Due to exceedingly hazardous conditions on the Rwandan front, outside nations were hesitant to become involved. Eventually, however, the UN conceded to send 5,000 troops into Rwanda — by this time the death toll had already exceeded 500,000. Denying the existence of a genocide in Rwanda until well after the conflict, the United States refrained from intervening. The terror finally came to a shaky halt in July of 1994, when the Rwandan Patriot Front (RPF) was able to usurp power over the Hutu forces and assign Tutsi leader Paul Kagame the presidency. The remarkable transition from disaster to peace proves the efficiency of Kagame, and attests to the benefits of a well-constructed government.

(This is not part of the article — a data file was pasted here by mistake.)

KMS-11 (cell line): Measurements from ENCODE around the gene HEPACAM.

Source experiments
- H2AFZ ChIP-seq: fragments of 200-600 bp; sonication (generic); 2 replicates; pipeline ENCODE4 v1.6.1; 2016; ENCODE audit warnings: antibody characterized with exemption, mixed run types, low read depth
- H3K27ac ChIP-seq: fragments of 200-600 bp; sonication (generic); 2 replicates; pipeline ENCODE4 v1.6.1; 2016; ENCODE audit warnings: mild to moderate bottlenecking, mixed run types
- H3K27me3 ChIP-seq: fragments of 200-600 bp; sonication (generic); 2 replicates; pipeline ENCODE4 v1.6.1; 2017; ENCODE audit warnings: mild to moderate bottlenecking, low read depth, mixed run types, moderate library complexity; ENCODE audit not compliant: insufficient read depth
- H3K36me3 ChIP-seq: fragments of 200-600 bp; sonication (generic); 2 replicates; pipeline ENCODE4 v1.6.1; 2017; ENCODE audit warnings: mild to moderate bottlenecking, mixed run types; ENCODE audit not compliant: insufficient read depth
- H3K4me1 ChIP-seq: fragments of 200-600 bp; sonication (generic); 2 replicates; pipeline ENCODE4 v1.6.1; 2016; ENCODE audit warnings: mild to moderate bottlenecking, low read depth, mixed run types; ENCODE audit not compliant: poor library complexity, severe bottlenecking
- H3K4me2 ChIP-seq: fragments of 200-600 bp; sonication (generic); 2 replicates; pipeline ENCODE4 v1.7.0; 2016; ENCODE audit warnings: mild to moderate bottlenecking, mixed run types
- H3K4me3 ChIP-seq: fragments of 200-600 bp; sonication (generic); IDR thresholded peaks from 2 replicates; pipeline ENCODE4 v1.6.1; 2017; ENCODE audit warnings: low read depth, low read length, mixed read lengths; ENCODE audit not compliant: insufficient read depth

Before warring nations of today are able to mirror Rwanda’s example, heightened awareness to the afflictions of these places is imperative. If international apathy regarding Sudan and similar countries currently rooted in conflict persists, the plights of these nations are doomed to remain issues throughout history. The global community must rally behind the humanitarian cause and not allow for the continuation of treachery to further plague victims trapped by the manacles of a corrupted society. When total awareness is achieved, steps to attaining a lasting peace in conflicted nations can be made. First, it is imperative that relevant leaders near or in the combatant areas are in compliance with aid coalitions; without total support from these people, no progression in reconciliation can be made. Third party actors must next aid in the seizure of all weapons being used as forces of coercion or destruction, to halt further acts of violence on civilians. Finally, the overthrow of tyrannical dictators must take place, allowing for the arrival of new leaders, well-equipped to handle a nation still simmering with ethnic tension. After these measures are abided by, the dismal state of affairs in corrupted nations — engulfing the innocent far too long — may brighten.